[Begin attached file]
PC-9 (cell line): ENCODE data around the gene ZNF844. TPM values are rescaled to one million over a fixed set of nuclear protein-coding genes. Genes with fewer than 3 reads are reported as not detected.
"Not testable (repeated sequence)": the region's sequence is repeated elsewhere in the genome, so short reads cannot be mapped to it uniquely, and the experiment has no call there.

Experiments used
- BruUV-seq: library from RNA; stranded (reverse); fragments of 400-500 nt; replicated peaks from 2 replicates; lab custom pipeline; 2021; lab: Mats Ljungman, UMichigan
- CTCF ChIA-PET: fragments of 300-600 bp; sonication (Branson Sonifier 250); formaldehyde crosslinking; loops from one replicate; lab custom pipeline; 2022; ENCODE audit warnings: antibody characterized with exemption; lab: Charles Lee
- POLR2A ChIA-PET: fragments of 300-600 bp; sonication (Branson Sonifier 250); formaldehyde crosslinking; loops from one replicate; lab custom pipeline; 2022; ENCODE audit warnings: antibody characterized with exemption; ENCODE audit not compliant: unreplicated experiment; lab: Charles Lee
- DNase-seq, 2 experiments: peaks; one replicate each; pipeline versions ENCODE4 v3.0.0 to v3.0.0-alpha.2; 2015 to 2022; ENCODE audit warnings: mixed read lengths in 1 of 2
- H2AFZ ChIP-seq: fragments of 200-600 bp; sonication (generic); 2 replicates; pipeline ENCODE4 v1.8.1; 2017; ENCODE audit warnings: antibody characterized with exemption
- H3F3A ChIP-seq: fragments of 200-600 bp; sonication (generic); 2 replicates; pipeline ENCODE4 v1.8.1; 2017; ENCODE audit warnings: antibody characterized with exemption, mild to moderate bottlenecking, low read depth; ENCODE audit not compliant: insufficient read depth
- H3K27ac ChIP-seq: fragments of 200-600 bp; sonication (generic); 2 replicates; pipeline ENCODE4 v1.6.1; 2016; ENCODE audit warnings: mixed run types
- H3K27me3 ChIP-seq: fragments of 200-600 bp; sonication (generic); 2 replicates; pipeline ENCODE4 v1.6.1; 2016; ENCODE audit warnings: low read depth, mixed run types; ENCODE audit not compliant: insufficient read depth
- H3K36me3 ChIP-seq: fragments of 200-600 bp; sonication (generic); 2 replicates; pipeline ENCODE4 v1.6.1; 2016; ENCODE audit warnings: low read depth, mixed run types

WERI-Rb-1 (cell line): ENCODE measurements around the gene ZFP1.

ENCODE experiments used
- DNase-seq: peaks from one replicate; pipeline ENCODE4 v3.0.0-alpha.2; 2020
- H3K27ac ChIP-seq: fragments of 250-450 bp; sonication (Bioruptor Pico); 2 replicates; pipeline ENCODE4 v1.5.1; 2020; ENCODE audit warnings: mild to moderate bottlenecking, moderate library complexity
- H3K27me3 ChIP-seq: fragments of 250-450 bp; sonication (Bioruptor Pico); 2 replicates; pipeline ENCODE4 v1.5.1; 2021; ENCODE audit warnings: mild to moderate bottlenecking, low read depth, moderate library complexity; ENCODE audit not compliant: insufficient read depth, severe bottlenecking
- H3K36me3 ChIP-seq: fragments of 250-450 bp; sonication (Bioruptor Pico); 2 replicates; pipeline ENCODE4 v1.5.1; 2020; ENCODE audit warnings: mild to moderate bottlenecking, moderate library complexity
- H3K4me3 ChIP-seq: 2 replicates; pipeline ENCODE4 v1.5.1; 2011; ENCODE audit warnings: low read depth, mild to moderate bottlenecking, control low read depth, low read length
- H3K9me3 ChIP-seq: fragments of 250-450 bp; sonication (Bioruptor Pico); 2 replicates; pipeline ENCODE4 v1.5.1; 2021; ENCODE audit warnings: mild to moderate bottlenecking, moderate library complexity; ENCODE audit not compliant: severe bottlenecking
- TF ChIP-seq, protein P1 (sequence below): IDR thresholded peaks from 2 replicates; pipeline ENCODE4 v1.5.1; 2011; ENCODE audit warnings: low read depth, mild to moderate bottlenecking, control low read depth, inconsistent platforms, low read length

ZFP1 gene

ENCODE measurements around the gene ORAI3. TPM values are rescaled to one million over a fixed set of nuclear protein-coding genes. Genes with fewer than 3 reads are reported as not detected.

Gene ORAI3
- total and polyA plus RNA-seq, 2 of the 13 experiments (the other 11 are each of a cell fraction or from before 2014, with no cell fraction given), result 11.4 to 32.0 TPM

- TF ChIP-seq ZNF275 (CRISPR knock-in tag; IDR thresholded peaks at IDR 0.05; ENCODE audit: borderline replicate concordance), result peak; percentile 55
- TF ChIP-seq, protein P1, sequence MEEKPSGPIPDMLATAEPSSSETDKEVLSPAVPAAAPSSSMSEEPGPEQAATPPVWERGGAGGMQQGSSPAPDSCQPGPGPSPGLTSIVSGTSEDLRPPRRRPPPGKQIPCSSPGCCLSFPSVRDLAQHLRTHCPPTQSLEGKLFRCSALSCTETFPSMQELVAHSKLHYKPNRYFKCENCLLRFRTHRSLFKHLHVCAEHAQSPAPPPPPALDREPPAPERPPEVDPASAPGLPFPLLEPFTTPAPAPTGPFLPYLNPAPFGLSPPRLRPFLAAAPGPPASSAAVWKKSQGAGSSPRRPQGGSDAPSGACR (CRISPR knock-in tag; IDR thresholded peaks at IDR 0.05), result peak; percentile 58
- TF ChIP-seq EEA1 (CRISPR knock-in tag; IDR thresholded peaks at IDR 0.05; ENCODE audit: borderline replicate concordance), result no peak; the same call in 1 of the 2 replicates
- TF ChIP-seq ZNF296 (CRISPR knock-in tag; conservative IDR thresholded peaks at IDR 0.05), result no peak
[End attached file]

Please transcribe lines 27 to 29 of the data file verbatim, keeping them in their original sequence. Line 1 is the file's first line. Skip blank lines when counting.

- TF ChIP-seq, protein P1, sequence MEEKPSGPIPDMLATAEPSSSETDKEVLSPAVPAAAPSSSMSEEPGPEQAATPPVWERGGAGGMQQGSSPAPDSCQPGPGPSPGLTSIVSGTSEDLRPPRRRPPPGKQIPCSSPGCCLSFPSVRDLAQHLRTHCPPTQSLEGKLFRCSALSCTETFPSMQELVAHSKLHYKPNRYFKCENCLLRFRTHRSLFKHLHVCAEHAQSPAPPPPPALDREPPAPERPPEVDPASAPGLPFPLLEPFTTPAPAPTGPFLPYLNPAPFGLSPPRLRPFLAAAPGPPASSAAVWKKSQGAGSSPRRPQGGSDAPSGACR (CRISPR knock-in tag; IDR thresholded peaks at IDR 0.05), result peak; percentile 58
- TF ChIP-seq EEA1 (CRISPR knock-in tag; IDR thresholded peaks at IDR 0.05; ENCODE audit: borderline replicate concordance), result no peak; the same call in 1 of the 2 replicates
- TF ChIP-seq ZNF296 (CRISPR knock-in tag; conservative IDR thresholded peaks at IDR 0.05), result no peak